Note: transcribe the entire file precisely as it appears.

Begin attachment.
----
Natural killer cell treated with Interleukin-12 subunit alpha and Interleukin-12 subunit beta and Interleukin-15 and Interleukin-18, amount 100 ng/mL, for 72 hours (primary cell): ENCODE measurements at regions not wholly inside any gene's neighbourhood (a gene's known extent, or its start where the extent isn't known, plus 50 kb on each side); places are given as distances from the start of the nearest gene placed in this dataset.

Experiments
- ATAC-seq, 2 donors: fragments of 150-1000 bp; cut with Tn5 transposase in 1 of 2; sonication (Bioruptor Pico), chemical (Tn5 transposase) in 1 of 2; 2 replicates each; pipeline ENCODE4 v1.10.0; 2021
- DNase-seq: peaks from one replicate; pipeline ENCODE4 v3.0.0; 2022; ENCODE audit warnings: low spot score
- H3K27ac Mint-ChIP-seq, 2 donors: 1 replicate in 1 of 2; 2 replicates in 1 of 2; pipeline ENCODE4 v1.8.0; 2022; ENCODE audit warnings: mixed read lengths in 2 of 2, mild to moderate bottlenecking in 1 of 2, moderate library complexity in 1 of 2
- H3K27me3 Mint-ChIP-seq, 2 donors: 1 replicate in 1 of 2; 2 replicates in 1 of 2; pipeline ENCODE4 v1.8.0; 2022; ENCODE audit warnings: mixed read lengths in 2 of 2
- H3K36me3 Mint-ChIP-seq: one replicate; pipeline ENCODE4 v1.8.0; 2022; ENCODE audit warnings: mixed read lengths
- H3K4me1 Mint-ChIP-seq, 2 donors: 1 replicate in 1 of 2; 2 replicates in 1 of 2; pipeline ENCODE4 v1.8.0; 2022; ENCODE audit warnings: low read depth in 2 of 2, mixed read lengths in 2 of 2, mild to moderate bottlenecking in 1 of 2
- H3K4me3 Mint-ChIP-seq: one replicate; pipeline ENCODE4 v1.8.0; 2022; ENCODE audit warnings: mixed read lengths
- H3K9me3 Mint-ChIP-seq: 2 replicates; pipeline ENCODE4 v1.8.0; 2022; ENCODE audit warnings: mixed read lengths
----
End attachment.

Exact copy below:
Natural killer cell treated with Interleukin-12 subunit alpha and Interleukin-12 subunit beta and Interleukin-15 and Interleukin-18, amount 100 ng/mL, for 72 hours (primary cell): ENCODE measurements at regions not wholly inside any gene's neighbourhood (a gene's known extent, or its start where the extent isn't known, plus 50 kb on each side); places are given as distances from the start of the nearest gene placed in this dataset.

Experiments
- ATAC-seq, 2 donors: fragments of 150-1000 bp; cut with Tn5 transposase in 1 of 2; sonication (Bioruptor Pico), chemical (Tn5 transposase) in 1 of 2; 2 replicates each; pipeline ENCODE4 v1.10.0; 2021
- DNase-seq: peaks from one replicate; pipeline ENCODE4 v3.0.0; 2022; ENCODE audit warnings: low spot score
- H3K27ac Mint-ChIP-seq, 2 donors: 1 replicate in 1 of 2; 2 replicates in 1 of 2; pipeline ENCODE4 v1.8.0; 2022; ENCODE audit warnings: mixed read lengths in 2 of 2, mild to moderate bottlenecking in 1 of 2, moderate library complexity in 1 of 2
- H3K27me3 Mint-ChIP-seq, 2 donors: 1 replicate in 1 of 2; 2 replicates in 1 of 2; pipeline ENCODE4 v1.8.0; 2022; ENCODE audit warnings: mixed read lengths in 2 of 2
- H3K36me3 Mint-ChIP-seq: one replicate; pipeline ENCODE4 v1.8.0; 2022; ENCODE audit warnings: mixed read lengths
- H3K4me1 Mint-ChIP-seq, 2 donors: 1 replicate in 1 of 2; 2 replicates in 1 of 2; pipeline ENCODE4 v1.8.0; 2022; ENCODE audit warnings: low read depth in 2 of 2, mixed read lengths in 2 of 2, mild to moderate bottlenecking in 1 of 2
- H3K4me3 Mint-ChIP-seq: one replicate; pipeline ENCODE4 v1.8.0; 2022; ENCODE audit warnings: mixed read lengths
- H3K9me3 Mint-ChIP-seq: 2 replicates; pipeline ENCODE4 v1.8.0; 2022; ENCODE audit warnings: mixed read lengths